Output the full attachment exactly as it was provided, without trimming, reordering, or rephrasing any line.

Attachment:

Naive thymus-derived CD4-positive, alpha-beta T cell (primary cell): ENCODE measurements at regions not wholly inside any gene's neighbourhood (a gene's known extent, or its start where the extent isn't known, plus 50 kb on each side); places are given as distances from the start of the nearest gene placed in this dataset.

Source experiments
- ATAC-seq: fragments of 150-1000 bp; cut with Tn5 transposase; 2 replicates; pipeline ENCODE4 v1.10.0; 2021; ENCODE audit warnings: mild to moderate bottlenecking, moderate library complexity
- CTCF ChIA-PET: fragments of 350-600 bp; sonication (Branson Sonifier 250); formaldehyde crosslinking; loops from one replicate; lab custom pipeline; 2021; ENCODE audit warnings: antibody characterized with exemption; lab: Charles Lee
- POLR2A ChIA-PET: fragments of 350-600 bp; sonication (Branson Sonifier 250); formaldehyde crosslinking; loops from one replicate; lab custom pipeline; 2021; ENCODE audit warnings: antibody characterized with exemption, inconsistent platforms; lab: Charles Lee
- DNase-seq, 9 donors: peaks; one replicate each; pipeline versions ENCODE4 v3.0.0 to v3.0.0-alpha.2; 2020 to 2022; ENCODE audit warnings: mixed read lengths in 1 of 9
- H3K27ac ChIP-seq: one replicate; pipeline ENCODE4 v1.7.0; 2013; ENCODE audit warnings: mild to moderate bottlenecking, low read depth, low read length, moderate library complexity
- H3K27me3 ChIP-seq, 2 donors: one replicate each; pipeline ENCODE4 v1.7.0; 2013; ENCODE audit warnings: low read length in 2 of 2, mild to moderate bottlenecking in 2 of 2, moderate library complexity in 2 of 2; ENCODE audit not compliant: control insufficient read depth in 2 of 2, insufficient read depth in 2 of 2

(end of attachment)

Naive thymus-derived CD4-positive, alpha-beta T cell (primary cell): ENCODE measurements at regions not wholly inside any gene's neighbourhood (a gene's known extent, or its start where the extent isn't known, plus 50 kb on each side); places are given as distances from the start of the nearest gene placed in this dataset.

Source experiments
- ATAC-seq: fragments of 150-1000 bp; cut with Tn5 transposase; 2 replicates; pipeline ENCODE4 v1.10.0; 2021; ENCODE audit warnings: mild to moderate bottlenecking, moderate library complexity
- CTCF ChIA-PET: fragments of 350-600 bp; sonication (Branson Sonifier 250); formaldehyde crosslinking; loops from one replicate; lab custom pipeline; 2021; ENCODE audit warnings: antibody characterized with exemption; lab: Charles Lee
- POLR2A ChIA-PET: fragments of 350-600 bp; sonication (Branson Sonifier 250); formaldehyde crosslinking; loops from one replicate; lab custom pipeline; 2021; ENCODE audit warnings: antibody characterized with exemption, inconsistent platforms; lab: Charles Lee
- DNase-seq, 9 donors: peaks; one replicate each; pipeline versions ENCODE4 v3.0.0 to v3.0.0-alpha.2; 2020 to 2022; ENCODE audit warnings: mixed read lengths in 1 of 9
- H3K27ac ChIP-seq: one replicate; pipeline ENCODE4 v1.7.0; 2013; ENCODE audit warnings: mild to moderate bottlenecking, low read depth, low read length, moderate library complexity
- H3K27me3 ChIP-seq, 2 donors: one replicate each; pipeline ENCODE4 v1.7.0; 2013; ENCODE audit warnings: low read length in 2 of 2, mild to moderate bottlenecking in 2 of 2, moderate library complexity in 2 of 2; ENCODE audit not compliant: control insufficient read depth in 2 of 2, insufficient read depth in 2 of 2